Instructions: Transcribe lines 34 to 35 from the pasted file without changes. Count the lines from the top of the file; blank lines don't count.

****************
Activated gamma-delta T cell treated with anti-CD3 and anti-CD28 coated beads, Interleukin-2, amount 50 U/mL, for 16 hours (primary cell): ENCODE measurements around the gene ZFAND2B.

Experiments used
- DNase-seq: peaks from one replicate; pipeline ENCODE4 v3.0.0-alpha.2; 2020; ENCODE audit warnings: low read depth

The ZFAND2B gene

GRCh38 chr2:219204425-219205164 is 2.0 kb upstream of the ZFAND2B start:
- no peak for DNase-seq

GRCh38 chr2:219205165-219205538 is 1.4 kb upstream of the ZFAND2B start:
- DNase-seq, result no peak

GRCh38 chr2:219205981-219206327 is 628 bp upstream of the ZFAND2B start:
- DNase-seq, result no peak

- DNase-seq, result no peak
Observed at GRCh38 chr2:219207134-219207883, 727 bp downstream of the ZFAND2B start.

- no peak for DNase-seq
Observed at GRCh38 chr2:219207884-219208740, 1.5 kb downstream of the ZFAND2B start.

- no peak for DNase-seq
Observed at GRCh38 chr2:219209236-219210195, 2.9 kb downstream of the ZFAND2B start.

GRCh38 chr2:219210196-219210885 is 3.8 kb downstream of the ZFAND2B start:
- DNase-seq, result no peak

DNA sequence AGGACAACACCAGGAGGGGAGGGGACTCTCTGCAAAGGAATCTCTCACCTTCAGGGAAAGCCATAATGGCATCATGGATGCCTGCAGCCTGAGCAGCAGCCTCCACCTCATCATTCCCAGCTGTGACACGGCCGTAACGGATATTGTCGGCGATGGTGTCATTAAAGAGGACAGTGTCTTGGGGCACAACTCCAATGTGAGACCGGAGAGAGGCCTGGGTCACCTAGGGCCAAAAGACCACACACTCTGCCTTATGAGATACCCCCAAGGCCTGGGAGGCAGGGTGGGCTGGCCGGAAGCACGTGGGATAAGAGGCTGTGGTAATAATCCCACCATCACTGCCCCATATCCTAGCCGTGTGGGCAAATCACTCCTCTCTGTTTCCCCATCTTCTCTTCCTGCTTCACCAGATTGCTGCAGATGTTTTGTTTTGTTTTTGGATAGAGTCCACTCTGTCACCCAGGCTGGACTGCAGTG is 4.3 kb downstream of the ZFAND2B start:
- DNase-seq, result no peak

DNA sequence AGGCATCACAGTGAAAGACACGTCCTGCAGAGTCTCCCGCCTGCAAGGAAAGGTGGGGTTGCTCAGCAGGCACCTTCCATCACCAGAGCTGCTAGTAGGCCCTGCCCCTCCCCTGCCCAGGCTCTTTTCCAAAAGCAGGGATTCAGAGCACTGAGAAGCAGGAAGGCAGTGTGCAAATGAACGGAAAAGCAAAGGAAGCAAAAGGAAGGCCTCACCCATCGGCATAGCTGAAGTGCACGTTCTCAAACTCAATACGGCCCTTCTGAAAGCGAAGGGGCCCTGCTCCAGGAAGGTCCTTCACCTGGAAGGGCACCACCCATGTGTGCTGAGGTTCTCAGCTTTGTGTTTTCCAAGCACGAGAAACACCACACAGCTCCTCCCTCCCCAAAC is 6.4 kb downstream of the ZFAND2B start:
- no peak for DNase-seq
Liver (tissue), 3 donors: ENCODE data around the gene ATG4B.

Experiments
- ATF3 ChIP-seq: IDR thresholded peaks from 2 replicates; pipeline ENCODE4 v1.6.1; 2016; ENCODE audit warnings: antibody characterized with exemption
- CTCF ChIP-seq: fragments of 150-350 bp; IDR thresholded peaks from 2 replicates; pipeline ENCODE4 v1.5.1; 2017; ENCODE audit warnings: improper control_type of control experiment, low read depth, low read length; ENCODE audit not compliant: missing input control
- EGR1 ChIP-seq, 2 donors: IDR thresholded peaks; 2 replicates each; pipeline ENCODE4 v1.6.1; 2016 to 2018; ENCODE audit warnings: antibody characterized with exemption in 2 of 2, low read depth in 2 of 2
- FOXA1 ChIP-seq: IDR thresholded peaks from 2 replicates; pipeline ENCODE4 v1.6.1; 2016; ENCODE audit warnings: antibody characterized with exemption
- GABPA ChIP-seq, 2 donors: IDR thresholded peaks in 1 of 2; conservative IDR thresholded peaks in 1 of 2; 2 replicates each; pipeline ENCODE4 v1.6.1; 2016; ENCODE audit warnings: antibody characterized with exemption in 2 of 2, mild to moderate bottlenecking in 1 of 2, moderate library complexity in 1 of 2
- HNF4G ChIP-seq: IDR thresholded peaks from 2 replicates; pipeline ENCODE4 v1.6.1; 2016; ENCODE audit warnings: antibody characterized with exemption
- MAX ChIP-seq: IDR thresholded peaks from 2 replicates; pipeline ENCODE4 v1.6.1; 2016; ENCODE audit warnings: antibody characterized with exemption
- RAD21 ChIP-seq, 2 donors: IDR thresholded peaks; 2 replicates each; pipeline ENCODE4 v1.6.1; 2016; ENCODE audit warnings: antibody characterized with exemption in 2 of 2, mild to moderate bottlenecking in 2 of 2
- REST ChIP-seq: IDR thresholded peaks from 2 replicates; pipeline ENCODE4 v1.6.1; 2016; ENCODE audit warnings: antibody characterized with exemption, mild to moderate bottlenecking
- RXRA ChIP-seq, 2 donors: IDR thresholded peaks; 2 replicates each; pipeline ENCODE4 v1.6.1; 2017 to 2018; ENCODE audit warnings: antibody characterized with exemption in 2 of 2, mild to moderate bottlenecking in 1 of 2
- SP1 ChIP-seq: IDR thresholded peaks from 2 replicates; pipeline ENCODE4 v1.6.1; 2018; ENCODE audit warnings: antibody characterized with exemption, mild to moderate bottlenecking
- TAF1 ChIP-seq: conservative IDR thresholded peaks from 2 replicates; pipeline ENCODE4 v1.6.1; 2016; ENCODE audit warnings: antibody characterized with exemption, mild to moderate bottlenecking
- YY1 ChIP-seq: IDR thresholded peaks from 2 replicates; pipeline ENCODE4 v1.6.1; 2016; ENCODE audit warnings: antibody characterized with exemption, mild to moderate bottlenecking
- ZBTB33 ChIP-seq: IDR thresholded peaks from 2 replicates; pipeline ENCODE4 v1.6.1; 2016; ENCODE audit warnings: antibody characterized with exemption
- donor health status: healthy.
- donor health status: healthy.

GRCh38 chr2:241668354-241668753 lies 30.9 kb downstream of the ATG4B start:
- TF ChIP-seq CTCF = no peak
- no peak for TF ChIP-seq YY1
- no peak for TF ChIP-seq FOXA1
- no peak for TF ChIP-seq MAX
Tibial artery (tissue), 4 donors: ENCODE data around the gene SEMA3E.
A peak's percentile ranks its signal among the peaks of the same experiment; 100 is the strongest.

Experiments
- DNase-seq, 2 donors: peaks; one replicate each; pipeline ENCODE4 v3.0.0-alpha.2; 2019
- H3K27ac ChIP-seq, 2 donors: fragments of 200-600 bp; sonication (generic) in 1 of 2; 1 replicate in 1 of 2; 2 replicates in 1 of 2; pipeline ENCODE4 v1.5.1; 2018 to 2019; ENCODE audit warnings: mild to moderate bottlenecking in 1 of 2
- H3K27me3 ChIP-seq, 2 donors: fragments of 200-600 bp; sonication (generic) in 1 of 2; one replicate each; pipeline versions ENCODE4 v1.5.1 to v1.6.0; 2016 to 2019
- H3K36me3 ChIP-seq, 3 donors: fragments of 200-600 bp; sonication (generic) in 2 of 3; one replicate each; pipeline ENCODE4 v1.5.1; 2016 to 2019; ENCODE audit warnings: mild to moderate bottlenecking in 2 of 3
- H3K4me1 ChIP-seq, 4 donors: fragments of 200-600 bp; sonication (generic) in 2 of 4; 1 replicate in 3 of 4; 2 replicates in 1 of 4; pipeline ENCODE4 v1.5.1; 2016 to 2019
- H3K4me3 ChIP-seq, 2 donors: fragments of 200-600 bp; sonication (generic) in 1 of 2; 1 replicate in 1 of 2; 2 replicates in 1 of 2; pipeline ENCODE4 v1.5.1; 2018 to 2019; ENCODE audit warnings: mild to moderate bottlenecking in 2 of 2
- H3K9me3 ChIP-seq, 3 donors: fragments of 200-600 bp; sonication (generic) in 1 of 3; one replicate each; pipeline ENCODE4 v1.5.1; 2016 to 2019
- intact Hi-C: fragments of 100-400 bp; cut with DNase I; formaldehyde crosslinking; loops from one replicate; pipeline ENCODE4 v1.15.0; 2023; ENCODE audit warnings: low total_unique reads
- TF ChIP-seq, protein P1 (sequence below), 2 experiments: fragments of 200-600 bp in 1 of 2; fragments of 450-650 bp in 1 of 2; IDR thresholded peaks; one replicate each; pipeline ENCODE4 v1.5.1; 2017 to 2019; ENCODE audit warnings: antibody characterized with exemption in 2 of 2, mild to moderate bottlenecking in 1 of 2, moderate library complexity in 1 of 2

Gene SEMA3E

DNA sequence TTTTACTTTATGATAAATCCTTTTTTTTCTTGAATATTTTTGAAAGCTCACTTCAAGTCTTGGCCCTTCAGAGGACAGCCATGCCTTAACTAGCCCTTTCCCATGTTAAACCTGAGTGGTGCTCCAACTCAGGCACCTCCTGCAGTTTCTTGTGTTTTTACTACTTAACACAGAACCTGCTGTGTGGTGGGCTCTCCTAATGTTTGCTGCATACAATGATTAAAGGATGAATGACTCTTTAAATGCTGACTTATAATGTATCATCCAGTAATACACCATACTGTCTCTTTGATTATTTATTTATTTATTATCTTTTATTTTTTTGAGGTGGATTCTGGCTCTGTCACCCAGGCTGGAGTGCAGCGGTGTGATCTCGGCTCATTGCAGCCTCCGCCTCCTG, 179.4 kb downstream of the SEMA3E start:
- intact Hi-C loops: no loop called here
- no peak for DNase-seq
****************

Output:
- RXRA ChIP-seq, 2 donors: IDR thresholded peaks; 2 replicates each; pipeline ENCODE4 v1.6.1; 2017 to 2018; ENCODE audit warnings: antibody characterized with exemption in 2 of 2, mild to moderate bottlenecking in 1 of 2
- SP1 ChIP-seq: IDR thresholded peaks from 2 replicates; pipeline ENCODE4 v1.6.1; 2018; ENCODE audit warnings: antibody characterized with exemption, mild to moderate bottlenecking